APNU Leader David Granger said that his party will use the National Assembly to fulfil its commitments to the electorate.”The National Assembly as the legislative branch of government is the most important branch because it makes the laws.  I am convinced that between the AFC and the APNU, we are committed to seeing transformation in Guyana. “The executive will learn that the executive branch is the superior branch,” Granger said, while adding that “the judiciary will learn that it no longer needs to fear the executive branch.”   “I regard 28th November as a vote against executive lawlessness in Guyana,” Granger said.

Granger said that Guyanese wanted to see a reduction in crime, greater accountability by the Guyana Police Force, the alleviation of poverty and an end to discrimination and marginalization.   “We are going to pursue change in every respect,” he said.  The APNU, Granger continued, remains committed to a government of national unity but it is clear that the PPP/C does not share the same view.

Meanwhile, AFC leader Raphael Trotman told Stabroek News that he believes that in the next parliament both the APNU and the PPP/C will want to court the AFC.  However, he thought it was expected that the AFC and the APNU “will have a firmer and better relations based on mutual respect and parity.”  “We will give as much respect as we receive,” he said.

In response to a question from this newspaper, Trotman indicated that during the last parliament, the AFC’s Chief Whip, the late Sheila Holder, had relatively good relations with Gail Teixeira, the government’s Chief Whip and Lance Carberry, the opposition Chief Whip.  He noted though that there were some instances where the AFC was totally ignored, and that this was a matter of concern to his party.

Trotman expressed the view that the role of the Chief Whips would be extremely important in this parliament.  The Chief Whips of parties generally keep their party representatives in line for voting and interface with the Speaker, Clerk and staff on a direct basis on behalf of the parties.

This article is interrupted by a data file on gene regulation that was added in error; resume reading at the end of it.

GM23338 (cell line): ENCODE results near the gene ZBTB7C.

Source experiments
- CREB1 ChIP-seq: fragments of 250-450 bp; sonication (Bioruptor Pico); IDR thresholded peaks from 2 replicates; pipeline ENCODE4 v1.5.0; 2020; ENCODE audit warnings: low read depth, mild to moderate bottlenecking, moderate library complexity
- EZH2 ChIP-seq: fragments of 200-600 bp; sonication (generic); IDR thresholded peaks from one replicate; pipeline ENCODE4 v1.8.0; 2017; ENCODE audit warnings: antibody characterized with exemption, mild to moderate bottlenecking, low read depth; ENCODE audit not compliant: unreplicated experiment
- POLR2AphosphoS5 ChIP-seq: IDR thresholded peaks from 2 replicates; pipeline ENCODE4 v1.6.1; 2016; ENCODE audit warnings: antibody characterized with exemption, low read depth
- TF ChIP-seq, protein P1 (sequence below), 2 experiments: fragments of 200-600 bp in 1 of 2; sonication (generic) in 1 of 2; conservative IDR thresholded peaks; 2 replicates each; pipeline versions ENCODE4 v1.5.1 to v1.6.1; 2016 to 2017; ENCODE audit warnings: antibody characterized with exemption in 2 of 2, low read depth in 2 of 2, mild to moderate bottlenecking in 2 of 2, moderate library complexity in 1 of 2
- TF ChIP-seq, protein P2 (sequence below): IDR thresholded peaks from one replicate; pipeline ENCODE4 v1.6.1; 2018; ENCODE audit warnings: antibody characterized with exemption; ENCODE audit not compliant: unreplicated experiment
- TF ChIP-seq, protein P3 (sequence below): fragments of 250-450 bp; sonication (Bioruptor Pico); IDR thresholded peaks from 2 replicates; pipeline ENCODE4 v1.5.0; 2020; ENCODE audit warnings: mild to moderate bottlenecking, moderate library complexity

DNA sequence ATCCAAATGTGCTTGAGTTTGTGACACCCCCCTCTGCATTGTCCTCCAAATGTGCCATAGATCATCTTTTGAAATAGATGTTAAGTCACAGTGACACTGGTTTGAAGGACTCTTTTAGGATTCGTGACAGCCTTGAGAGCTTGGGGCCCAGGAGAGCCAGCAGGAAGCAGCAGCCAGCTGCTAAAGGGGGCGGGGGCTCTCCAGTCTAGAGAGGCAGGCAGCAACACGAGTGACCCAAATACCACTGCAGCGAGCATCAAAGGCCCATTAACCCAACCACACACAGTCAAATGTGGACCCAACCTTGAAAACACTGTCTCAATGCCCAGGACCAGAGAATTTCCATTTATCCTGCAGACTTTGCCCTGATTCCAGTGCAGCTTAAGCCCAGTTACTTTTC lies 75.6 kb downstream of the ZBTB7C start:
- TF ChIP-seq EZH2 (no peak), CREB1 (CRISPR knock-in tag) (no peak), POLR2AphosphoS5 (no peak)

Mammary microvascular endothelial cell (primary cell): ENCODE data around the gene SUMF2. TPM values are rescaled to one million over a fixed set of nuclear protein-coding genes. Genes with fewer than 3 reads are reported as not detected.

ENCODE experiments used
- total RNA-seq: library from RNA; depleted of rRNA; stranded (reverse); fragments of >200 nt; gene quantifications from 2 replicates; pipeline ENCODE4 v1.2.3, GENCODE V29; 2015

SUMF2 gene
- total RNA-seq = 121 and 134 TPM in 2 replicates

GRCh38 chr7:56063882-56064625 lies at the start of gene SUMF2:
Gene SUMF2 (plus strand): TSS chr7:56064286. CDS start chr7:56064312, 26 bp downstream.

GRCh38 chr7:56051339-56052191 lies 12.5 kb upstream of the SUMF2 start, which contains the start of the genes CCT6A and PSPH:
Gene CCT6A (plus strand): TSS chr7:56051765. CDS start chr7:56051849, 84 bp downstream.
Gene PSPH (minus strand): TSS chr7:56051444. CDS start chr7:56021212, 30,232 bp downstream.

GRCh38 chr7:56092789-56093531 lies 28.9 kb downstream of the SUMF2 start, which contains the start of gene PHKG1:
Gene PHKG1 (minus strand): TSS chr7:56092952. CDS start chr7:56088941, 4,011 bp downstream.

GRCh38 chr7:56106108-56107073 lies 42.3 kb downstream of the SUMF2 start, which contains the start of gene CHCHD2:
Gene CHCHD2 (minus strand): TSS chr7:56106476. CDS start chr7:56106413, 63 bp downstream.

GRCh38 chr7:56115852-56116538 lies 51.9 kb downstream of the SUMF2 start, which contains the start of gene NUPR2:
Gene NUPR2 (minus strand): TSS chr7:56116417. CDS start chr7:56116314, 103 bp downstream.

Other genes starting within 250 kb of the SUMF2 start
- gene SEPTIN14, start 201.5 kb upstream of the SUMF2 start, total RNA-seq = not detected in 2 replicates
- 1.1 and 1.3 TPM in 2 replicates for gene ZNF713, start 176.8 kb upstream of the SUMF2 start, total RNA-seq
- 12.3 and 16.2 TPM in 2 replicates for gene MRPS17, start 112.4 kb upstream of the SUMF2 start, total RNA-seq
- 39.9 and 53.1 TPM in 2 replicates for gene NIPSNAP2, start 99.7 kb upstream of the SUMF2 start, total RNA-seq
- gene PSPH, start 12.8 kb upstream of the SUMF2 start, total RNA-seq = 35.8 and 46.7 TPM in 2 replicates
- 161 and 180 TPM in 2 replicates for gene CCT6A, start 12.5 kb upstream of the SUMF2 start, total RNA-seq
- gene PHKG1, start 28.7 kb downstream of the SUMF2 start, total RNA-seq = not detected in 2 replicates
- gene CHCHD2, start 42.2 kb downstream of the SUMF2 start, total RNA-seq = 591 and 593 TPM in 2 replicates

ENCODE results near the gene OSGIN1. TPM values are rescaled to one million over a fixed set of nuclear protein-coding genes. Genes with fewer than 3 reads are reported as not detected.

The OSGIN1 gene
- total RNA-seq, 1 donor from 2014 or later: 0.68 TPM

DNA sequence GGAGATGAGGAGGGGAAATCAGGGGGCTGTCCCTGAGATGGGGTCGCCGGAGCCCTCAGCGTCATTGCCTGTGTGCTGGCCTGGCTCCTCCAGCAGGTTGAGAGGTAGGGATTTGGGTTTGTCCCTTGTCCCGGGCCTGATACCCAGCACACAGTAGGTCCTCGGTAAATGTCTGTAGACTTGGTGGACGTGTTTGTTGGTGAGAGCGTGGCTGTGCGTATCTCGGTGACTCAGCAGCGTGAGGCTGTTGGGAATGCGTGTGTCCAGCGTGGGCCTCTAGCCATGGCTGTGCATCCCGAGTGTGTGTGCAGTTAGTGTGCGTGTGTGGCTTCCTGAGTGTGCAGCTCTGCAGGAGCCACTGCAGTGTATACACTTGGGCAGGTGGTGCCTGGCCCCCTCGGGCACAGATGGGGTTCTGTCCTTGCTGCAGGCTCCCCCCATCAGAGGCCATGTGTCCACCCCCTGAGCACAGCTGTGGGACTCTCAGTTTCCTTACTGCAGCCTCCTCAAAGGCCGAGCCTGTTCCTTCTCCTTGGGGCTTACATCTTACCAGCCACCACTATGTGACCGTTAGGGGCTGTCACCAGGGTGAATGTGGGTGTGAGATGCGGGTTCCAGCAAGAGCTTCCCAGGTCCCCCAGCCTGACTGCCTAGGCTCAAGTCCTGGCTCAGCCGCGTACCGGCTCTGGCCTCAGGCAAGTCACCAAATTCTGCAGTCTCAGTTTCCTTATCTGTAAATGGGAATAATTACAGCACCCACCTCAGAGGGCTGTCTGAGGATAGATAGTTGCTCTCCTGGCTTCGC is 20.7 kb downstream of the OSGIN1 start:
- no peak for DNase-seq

“In this 10th Parliament, the work of the Whips will be truly pushed to the limit as there is a one seat majority on the opposition side. A missing member due to illness, or otherwise can have serious repercussions on either side,” he said.  “Many ministers travel and I have no doubt that travel will be trimmed significantly,” he added.

With control of the House, the opposition parties can now introduce and pass various pieces of legislation. The opposition parties, however, cannot introduce legislation related to increased taxes or expenditure from the Consolidated Fund.

Article 171 (1) of the constitution speaks about the introduction of Bills.  “Subject to the provisions of this constitution and of the rules of procedure of the National Assembly, any member of the Assembly may introduce any Bill or propose any motion for debate in, or may present any petition to the Assembly and the same shall be debated and disposed of according to the rules of procedure of the Assembly.“  Article 171 (2) says that except on the recommendation or with the consent of the Cabinet signified by a Minister, the Assembly shall not-

(a) proceed upon any Bill (including any amendment to a Bill) which, in the opinion of the person presiding, makes provision for any of the following purposes-

(1) for imposing or increasing any tax;  (ii) for imposing any charge upon the Consolidated Fund or any other public fund of Guyana or for altering any such charge otherwise than by reducing it; (iii) for the payment , issue or withdrawal from the Consolidated Fund or any other public fund of Guyana of any moneys not charged thereon or any increase in the amount of such a payment, issue or withdrawal; or (iv) for compounding or remitting any debt due to Guyana.

The opposition parties will also chair the Appointments Committee in the National Assembly which would allow them to chair many parliamentary committees and have greater influence in the formation of constitutional commissions such as the Public Procurement Commission, the Public Service Commission, the Police Service Commission, the Ethnic Relations Commission and others.